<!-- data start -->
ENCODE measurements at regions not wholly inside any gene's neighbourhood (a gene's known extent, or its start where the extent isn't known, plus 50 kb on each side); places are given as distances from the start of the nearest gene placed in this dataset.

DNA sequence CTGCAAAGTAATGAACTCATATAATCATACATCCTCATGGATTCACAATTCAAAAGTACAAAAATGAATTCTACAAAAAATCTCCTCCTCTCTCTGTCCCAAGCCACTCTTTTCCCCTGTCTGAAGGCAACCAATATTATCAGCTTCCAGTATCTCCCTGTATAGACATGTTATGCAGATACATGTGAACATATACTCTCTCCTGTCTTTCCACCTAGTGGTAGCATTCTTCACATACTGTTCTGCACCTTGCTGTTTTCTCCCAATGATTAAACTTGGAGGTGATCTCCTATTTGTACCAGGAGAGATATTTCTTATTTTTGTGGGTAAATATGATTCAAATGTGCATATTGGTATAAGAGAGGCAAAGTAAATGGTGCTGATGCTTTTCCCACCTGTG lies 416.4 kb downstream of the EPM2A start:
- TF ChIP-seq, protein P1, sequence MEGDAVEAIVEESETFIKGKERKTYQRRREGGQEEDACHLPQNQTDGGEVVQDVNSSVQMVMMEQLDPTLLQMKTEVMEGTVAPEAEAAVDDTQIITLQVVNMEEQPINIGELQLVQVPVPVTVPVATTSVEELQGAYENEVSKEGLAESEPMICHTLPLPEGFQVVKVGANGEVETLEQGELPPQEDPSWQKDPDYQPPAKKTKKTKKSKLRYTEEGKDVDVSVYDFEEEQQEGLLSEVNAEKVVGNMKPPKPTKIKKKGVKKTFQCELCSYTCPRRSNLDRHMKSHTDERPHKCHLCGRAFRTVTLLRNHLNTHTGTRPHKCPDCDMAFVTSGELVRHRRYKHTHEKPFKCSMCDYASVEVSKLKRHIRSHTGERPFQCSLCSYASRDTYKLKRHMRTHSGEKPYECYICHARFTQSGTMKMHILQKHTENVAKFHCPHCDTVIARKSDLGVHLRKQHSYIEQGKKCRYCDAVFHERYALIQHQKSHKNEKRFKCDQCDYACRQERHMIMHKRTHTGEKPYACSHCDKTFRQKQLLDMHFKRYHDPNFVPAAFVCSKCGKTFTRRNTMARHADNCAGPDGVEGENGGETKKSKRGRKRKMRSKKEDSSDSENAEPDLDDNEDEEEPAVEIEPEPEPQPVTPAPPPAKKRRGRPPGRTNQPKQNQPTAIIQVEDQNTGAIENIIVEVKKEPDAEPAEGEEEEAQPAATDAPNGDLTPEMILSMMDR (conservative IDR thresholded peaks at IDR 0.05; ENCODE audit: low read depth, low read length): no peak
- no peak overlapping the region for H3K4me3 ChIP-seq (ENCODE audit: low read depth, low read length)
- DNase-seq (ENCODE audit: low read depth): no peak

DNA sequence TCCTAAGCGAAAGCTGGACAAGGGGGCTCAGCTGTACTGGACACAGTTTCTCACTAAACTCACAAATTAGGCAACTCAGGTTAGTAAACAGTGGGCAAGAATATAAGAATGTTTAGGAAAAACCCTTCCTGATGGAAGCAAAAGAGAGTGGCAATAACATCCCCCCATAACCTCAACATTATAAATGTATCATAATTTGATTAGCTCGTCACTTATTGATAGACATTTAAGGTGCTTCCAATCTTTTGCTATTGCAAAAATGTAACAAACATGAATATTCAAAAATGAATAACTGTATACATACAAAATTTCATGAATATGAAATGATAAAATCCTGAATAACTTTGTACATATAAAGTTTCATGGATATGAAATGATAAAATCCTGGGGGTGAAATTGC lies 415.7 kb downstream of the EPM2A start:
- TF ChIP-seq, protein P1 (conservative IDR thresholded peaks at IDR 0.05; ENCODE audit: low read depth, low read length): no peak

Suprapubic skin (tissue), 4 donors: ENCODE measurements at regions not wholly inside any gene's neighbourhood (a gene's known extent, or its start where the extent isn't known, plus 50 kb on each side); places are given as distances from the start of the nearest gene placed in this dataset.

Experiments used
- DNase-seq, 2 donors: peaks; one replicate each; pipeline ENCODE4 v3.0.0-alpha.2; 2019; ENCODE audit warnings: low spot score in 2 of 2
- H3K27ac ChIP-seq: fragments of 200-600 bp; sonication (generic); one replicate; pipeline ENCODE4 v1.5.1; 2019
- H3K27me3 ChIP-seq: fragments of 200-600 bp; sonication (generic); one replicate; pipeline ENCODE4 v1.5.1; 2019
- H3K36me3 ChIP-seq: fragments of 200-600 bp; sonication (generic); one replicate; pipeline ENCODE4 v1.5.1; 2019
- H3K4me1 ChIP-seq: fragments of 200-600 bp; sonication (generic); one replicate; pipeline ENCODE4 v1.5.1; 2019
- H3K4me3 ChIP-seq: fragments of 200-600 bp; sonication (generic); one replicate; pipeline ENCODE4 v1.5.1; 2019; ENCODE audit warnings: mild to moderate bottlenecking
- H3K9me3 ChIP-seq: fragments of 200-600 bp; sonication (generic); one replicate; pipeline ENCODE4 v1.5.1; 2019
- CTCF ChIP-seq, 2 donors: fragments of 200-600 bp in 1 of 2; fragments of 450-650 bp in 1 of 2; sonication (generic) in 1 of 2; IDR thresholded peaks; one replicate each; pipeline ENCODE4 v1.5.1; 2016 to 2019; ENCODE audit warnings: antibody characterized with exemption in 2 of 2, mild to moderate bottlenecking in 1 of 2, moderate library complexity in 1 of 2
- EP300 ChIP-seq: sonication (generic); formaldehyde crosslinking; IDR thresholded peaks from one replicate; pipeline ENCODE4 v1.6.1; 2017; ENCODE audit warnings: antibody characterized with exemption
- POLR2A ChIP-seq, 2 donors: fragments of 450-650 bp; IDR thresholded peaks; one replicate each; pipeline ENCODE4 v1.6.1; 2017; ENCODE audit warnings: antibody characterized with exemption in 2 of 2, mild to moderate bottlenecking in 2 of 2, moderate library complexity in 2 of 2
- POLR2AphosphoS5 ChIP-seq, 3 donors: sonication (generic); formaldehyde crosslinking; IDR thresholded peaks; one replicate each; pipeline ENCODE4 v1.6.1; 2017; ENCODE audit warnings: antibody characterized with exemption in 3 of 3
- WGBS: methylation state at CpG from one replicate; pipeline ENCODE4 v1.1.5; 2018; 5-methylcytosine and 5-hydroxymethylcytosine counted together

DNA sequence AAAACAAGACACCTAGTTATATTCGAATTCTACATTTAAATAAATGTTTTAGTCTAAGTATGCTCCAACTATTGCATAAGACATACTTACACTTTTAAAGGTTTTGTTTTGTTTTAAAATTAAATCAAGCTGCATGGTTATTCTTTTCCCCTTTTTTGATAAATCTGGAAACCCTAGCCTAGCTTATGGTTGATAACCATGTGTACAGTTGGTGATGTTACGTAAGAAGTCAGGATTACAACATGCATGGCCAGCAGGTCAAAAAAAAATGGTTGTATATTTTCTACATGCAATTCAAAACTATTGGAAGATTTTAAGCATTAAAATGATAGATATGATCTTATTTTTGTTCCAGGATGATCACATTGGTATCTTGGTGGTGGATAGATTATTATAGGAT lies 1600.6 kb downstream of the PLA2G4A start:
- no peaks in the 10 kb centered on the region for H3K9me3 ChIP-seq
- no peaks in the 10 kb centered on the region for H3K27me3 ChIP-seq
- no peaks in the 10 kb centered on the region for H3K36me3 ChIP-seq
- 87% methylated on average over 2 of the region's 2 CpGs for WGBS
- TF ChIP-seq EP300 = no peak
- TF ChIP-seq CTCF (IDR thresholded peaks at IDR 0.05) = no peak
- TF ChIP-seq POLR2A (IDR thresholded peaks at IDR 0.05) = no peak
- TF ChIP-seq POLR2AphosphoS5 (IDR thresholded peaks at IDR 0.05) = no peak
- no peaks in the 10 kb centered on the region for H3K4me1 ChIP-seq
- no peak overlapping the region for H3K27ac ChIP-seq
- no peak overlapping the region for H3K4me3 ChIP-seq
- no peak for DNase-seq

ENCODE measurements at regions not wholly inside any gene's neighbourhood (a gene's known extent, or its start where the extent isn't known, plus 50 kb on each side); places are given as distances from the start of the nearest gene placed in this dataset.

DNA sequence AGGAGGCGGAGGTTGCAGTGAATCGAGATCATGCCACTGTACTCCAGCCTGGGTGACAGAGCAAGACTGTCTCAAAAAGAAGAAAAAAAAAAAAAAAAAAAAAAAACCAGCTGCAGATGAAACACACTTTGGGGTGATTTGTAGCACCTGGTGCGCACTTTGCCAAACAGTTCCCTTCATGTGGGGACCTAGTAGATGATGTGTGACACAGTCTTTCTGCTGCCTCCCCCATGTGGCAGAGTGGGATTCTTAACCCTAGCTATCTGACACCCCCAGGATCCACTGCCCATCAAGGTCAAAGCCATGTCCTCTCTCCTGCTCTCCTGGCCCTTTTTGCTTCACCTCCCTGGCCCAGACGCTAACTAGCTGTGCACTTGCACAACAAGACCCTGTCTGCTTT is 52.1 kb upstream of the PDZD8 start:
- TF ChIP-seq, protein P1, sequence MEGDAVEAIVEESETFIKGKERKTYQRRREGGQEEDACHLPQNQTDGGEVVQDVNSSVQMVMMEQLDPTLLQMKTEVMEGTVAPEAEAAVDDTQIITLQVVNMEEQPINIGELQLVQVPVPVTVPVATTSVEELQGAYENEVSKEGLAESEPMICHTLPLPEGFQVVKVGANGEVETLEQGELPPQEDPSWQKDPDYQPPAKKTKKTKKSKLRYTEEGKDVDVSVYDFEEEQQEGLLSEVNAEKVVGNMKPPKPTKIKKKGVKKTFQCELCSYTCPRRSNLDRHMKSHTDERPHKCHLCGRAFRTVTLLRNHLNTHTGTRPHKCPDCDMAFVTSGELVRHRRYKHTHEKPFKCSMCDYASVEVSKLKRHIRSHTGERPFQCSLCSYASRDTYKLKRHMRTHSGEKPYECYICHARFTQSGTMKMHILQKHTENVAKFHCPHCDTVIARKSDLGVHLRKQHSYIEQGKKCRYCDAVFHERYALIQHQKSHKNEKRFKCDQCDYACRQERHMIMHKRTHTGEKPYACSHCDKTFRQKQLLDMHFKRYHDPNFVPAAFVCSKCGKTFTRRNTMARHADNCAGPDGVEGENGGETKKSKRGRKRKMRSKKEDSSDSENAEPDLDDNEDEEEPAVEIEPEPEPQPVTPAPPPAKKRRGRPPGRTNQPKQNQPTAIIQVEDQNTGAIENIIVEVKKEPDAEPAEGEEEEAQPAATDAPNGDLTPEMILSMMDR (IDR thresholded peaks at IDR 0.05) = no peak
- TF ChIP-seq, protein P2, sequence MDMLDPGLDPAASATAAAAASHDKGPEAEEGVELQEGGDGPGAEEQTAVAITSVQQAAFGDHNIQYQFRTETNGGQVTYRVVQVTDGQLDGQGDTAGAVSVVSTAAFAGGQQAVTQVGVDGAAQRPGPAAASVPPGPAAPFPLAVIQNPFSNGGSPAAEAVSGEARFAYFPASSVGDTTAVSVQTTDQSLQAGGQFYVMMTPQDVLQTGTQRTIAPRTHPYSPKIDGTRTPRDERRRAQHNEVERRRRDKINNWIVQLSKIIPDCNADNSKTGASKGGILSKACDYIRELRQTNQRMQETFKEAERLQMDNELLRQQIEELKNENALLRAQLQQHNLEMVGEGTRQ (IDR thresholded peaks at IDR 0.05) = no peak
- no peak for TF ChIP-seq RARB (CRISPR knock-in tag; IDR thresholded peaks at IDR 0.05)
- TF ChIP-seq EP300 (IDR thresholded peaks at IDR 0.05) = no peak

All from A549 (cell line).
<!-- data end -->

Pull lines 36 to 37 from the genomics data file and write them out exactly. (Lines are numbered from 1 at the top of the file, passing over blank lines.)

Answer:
DNA sequence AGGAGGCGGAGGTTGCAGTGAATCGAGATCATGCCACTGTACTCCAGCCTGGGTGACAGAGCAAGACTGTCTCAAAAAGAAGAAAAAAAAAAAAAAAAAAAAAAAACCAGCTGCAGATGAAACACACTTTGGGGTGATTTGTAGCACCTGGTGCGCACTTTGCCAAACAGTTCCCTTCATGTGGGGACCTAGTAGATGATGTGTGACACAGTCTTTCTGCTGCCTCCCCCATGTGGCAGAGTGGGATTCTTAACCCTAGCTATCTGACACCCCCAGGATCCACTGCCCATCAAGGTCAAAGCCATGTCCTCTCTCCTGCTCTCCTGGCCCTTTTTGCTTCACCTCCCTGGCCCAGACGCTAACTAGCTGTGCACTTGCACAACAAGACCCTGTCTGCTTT is 52.1 kb upstream of the PDZD8 start:
- TF ChIP-seq, protein P1, sequence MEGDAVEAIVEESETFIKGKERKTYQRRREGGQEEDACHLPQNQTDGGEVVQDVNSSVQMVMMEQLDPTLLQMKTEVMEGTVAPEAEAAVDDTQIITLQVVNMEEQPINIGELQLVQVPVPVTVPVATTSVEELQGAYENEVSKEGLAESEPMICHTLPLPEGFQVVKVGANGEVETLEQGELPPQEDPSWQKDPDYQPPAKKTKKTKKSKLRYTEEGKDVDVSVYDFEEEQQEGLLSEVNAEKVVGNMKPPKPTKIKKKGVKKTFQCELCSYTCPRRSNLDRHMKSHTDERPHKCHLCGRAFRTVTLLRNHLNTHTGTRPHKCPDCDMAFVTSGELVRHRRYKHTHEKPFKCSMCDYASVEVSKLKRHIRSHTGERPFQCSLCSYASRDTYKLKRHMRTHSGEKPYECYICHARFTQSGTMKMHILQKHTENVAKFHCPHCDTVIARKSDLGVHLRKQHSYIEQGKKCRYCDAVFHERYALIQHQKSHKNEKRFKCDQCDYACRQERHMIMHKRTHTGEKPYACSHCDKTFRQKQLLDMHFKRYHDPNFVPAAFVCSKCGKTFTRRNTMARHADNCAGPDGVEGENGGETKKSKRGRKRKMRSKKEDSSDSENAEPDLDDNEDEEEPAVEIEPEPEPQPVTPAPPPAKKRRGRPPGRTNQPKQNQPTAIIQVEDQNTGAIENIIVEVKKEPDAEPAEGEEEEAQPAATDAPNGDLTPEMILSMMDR (IDR thresholded peaks at IDR 0.05) = no peak